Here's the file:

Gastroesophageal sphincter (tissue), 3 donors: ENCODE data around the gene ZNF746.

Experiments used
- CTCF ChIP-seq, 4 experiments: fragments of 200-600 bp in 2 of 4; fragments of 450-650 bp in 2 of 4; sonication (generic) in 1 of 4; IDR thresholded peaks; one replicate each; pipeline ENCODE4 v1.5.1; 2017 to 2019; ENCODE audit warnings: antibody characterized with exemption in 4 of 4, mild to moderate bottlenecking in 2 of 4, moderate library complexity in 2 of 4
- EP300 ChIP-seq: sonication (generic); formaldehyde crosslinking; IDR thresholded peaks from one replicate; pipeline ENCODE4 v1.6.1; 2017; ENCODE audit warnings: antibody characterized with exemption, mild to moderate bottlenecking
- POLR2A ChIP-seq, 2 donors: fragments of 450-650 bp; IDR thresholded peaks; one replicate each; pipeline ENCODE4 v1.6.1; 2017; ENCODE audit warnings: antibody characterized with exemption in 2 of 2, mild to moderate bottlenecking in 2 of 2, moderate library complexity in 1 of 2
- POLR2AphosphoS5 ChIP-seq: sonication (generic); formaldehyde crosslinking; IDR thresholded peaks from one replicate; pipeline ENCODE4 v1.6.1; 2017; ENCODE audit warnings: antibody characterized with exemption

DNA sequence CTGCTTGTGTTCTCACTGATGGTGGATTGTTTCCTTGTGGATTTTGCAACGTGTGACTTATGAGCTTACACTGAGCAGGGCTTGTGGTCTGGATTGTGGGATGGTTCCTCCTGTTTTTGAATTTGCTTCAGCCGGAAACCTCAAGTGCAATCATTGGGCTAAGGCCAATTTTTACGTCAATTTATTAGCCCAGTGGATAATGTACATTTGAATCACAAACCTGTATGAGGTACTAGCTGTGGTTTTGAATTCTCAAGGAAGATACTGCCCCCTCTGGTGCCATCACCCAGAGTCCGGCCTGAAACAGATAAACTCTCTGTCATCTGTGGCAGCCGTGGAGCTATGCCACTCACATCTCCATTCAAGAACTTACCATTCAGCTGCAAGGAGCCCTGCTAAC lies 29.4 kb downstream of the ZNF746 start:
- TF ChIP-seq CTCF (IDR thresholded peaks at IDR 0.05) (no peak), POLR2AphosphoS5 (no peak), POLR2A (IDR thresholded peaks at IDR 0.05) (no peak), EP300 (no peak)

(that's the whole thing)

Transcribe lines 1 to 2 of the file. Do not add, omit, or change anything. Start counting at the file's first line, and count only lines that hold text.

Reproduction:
Gastroesophageal sphincter (tissue), 3 donors: ENCODE data around the gene ZNF746.

Experiments used